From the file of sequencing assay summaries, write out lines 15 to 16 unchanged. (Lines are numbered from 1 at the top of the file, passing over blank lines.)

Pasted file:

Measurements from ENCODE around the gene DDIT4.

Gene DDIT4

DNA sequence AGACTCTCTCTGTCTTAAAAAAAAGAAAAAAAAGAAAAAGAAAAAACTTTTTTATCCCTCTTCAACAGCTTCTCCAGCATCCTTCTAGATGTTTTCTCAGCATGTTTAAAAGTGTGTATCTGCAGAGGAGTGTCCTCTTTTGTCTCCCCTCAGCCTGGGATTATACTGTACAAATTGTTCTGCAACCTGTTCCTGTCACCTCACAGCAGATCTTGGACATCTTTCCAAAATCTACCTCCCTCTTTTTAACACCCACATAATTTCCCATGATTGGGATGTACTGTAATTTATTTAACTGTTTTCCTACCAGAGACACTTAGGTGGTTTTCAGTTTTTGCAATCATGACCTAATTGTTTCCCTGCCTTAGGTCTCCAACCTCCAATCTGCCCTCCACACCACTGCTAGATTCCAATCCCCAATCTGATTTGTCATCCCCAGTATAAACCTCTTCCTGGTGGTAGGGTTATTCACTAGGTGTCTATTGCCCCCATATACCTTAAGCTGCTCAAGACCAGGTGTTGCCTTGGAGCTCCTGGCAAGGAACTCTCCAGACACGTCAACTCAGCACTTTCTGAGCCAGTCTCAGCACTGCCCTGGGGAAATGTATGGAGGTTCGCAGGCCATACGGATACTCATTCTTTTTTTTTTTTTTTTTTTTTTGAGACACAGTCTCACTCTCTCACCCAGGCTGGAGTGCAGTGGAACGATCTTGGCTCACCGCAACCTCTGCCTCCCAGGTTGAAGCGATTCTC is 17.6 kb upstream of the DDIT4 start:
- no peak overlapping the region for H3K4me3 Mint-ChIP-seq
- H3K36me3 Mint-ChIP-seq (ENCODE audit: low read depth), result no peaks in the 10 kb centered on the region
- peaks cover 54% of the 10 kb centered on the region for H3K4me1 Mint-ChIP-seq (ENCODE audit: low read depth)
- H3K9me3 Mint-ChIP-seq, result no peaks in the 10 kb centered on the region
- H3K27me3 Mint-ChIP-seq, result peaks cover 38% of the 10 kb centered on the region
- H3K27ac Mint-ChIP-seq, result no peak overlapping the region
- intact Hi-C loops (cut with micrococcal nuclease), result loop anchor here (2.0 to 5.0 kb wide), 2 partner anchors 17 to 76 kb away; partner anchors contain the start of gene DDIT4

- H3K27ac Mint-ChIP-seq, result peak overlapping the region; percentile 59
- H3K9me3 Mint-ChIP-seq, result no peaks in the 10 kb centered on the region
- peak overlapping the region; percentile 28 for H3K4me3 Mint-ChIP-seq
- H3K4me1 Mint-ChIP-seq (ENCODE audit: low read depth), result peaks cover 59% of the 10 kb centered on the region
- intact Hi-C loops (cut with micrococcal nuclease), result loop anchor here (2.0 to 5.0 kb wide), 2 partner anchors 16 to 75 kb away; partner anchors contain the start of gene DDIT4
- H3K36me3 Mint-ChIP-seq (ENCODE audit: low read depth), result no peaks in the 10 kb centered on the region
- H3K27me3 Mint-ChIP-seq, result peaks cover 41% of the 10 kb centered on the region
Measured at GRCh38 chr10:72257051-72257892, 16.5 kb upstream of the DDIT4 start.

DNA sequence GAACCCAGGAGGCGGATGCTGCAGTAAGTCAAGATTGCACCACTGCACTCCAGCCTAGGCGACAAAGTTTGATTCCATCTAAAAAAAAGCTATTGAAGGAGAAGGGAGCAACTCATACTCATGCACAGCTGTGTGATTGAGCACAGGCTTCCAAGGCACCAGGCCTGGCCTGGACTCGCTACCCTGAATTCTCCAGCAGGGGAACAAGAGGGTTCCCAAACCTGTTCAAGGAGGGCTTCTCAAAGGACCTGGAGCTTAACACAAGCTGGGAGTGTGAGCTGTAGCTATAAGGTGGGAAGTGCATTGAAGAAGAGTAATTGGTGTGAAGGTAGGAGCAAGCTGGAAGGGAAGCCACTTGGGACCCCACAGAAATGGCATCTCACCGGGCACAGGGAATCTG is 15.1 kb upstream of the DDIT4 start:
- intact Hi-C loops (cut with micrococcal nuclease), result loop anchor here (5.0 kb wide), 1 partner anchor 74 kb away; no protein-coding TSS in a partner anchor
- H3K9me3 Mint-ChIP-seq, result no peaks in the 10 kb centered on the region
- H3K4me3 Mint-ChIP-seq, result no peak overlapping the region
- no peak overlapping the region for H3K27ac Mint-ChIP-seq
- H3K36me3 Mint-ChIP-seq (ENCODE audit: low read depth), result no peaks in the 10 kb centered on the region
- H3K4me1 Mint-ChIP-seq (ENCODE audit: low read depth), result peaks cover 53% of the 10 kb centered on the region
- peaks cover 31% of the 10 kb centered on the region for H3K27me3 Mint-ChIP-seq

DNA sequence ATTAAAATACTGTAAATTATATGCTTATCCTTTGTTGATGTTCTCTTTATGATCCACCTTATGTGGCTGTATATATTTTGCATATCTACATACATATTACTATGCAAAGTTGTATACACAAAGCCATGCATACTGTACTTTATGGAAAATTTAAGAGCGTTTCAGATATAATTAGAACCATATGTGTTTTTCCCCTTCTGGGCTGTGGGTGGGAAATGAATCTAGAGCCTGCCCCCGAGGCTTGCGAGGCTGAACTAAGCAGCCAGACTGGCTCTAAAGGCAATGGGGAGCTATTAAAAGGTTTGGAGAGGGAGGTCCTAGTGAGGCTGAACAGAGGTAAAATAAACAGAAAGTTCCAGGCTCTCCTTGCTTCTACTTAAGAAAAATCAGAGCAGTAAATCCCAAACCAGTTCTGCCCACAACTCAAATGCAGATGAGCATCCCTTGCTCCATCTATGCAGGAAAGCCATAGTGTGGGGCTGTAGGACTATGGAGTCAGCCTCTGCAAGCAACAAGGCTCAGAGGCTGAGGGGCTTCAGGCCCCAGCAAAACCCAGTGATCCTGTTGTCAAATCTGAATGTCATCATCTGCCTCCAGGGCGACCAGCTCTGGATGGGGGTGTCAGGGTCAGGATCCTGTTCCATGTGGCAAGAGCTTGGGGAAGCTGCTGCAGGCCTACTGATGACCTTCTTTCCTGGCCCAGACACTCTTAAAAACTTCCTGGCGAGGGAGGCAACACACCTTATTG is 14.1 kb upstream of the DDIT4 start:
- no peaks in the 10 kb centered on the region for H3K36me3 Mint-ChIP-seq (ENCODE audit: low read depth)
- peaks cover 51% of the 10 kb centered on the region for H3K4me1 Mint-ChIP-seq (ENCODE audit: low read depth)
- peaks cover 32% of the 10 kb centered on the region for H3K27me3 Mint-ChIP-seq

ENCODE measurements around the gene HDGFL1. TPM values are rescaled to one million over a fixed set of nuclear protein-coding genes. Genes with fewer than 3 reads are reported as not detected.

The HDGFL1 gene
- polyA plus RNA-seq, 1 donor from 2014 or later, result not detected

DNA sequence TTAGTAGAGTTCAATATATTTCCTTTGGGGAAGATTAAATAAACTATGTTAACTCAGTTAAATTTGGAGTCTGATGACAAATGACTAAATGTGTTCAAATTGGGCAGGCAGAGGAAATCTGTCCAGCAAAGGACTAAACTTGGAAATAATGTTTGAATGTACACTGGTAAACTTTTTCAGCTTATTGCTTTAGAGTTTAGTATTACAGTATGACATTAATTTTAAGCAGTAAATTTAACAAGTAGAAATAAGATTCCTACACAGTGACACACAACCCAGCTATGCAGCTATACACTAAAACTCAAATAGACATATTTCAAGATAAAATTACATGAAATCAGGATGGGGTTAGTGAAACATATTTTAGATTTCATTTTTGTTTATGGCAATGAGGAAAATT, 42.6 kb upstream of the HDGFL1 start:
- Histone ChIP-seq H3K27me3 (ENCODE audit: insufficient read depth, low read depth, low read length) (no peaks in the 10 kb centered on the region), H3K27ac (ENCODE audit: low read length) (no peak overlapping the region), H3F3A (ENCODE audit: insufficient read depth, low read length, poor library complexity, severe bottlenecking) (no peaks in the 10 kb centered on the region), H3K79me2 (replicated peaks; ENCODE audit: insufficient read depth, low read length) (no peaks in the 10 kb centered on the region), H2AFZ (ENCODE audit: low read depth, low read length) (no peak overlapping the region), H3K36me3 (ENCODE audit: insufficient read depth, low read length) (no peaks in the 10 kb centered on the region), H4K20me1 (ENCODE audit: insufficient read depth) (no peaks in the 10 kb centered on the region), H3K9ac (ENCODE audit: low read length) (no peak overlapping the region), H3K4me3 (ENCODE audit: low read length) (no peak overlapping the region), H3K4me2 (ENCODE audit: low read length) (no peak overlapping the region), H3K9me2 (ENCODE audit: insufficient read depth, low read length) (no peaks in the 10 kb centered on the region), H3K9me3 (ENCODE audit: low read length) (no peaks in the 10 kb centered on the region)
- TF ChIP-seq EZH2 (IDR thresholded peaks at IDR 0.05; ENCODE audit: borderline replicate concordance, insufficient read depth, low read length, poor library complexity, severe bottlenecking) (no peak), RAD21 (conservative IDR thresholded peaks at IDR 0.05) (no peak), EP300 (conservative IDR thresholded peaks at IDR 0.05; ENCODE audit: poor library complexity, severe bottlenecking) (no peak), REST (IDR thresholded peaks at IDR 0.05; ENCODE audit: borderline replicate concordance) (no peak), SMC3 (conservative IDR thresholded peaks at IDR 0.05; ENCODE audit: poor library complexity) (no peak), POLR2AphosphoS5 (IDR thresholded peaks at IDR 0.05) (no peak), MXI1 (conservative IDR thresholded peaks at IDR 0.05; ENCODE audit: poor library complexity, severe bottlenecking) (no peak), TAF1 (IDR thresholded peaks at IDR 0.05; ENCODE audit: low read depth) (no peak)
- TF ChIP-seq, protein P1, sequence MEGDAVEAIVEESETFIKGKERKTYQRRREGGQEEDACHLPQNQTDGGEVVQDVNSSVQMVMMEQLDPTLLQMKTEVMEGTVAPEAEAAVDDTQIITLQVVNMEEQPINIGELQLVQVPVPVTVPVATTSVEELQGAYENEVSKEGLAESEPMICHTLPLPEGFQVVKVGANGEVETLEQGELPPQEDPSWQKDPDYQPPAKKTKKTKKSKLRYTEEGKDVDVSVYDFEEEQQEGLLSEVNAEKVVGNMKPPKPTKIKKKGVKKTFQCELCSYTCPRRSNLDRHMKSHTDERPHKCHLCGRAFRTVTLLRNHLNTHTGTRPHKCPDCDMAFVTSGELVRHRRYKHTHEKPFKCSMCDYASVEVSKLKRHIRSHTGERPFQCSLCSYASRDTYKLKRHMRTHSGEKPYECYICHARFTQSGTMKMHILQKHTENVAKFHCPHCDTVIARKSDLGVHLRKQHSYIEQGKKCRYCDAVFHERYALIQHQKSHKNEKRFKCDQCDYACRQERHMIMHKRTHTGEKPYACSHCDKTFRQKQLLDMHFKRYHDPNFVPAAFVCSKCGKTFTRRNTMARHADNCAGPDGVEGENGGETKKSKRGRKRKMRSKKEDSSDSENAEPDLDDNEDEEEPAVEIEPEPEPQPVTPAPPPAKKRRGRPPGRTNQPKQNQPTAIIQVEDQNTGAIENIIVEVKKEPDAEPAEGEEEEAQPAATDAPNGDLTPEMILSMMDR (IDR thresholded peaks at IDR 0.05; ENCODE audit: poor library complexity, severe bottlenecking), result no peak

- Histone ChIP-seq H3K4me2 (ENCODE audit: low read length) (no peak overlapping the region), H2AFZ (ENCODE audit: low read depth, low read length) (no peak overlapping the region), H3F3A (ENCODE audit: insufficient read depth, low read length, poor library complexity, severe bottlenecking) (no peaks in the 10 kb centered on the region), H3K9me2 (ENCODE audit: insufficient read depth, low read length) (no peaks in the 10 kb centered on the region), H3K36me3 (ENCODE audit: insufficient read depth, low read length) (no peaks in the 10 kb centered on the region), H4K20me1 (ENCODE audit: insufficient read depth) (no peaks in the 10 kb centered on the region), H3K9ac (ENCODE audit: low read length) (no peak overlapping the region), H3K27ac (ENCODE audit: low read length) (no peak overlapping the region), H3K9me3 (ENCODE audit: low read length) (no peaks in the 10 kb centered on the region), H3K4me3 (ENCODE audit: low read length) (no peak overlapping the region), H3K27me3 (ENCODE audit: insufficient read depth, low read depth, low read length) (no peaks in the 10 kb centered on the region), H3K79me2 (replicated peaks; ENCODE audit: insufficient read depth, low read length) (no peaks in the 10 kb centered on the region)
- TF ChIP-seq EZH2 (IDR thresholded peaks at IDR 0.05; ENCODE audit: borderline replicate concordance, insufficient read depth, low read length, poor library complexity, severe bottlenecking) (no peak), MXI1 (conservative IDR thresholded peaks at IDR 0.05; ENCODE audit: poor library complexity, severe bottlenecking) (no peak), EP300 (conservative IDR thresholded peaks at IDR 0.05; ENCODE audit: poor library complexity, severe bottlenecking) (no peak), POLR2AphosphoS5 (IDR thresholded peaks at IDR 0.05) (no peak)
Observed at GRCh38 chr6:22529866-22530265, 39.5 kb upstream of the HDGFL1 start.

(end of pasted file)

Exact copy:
- intact Hi-C loops (cut with micrococcal nuclease), result loop anchor here (2.0 to 5.0 kb wide), 2 partner anchors 16 to 75 kb away; partner anchors contain the start of gene DDIT4
- H3K36me3 Mint-ChIP-seq (ENCODE audit: low read depth), result no peaks in the 10 kb centered on the region